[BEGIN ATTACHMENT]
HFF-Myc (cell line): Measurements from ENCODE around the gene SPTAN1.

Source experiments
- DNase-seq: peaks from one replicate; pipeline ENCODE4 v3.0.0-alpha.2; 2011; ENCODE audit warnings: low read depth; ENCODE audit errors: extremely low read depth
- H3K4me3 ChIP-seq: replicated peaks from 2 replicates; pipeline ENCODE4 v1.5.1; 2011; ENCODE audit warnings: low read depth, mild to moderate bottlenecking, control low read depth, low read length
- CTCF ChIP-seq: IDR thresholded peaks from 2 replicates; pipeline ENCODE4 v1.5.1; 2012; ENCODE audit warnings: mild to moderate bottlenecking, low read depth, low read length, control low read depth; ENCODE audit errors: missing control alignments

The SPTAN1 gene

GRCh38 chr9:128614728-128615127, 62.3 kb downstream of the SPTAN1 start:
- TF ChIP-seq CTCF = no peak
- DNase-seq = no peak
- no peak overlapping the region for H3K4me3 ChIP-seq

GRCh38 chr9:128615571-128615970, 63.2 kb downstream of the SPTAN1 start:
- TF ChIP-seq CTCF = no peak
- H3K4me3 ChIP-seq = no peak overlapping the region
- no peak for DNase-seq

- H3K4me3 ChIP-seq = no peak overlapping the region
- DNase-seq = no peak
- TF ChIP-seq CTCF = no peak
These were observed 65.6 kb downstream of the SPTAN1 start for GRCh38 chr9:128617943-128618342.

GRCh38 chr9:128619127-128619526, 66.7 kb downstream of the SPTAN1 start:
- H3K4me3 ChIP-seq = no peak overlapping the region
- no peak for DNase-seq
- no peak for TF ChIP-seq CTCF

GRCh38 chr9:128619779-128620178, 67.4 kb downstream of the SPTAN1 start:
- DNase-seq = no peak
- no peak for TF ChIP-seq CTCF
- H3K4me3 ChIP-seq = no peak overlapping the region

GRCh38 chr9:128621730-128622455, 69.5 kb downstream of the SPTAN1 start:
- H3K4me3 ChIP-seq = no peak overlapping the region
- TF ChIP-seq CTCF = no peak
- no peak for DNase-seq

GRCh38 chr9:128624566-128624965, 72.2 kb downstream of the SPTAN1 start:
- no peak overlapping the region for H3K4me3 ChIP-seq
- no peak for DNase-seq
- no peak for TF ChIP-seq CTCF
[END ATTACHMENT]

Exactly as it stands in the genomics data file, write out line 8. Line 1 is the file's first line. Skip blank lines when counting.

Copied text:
- TF ChIP-seq CTCF = no peak